whom something fundamental is missing in his marriage. There is so much that goes unsaid in their relationship, and I had to reveal it. That was fascinating to play. I was also intrigued by the relationship between Vann and Doug. To Doug, Vann is kind of an angel -- benign, innocent -- but in a frightening kind of way because he has no emotional involvement. And they both find themselves drawn to violence - one is drawn to the violence that comesout of disappointment, and the other is lulled by the violence that comes out of detached curiosity."
Another enticement for Cox was the chance to work with Mercedes Ruehl, who plays his wife Jane. "Mercedes is a wonderful actress and here she has a terrific role," he notes.
"It's a role that's not all what it appears to be and she brings an enormous amount of texture to it."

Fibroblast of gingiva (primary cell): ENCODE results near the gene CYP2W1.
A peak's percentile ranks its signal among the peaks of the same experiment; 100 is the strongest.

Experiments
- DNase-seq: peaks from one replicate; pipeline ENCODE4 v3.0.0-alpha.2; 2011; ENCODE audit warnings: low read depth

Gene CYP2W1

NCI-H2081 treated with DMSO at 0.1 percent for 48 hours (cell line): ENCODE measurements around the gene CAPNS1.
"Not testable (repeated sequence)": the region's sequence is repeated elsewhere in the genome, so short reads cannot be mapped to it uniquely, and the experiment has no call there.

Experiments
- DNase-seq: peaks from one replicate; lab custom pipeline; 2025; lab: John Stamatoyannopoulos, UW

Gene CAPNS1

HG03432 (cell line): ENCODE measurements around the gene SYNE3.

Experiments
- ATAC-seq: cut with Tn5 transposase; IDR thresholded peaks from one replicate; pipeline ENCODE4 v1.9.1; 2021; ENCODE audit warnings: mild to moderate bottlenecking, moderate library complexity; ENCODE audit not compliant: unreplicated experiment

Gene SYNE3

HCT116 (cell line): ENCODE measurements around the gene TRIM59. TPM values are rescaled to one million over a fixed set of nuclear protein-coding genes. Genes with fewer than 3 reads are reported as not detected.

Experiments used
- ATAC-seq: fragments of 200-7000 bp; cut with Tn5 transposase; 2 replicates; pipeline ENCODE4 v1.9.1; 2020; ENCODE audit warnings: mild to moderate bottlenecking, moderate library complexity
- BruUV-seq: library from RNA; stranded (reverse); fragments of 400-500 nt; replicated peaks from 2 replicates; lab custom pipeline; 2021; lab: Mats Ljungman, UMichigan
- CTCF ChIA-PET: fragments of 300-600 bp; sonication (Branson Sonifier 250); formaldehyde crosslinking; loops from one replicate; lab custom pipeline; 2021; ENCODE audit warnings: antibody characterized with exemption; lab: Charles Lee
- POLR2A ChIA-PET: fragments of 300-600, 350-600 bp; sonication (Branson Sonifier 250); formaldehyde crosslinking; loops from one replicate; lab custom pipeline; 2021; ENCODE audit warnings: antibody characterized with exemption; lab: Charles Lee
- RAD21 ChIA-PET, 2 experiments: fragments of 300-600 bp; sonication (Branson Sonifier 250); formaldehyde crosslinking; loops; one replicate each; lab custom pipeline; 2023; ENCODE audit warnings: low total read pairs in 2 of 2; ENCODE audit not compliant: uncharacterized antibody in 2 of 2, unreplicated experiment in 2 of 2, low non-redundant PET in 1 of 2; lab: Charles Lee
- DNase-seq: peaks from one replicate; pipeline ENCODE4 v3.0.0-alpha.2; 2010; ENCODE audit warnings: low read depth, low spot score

Ruehl, Fancher notes, "studies so deeply and she has an ability to completely become the character without losing herself."
The abstract nature of her character Jane -- and the potential to fill in the subtleties with her own original take on this taciturn woman -- intrigued Ruehl. "I thought she was kind of like a Picasso sketch in the script," says Ruehl,
"very minimalist, drawn with just a few lines. But there was just enough essence to be really provocative. It allowed me to fill it in with what I wanted, and that's very rare."
In creating her portrait of Jane, Ruehl also found herself considering the role that Vann Siegert plays as the catalyst that changes so many lives. "I think of Vann as
sort of the axis of a wheel. The characters of Jane and Doug and everyone else are the spokes," she explains. "Vann is the still point at the center of all these swirling emotional stories. He's the magnetic force, a person of total moral upredictability."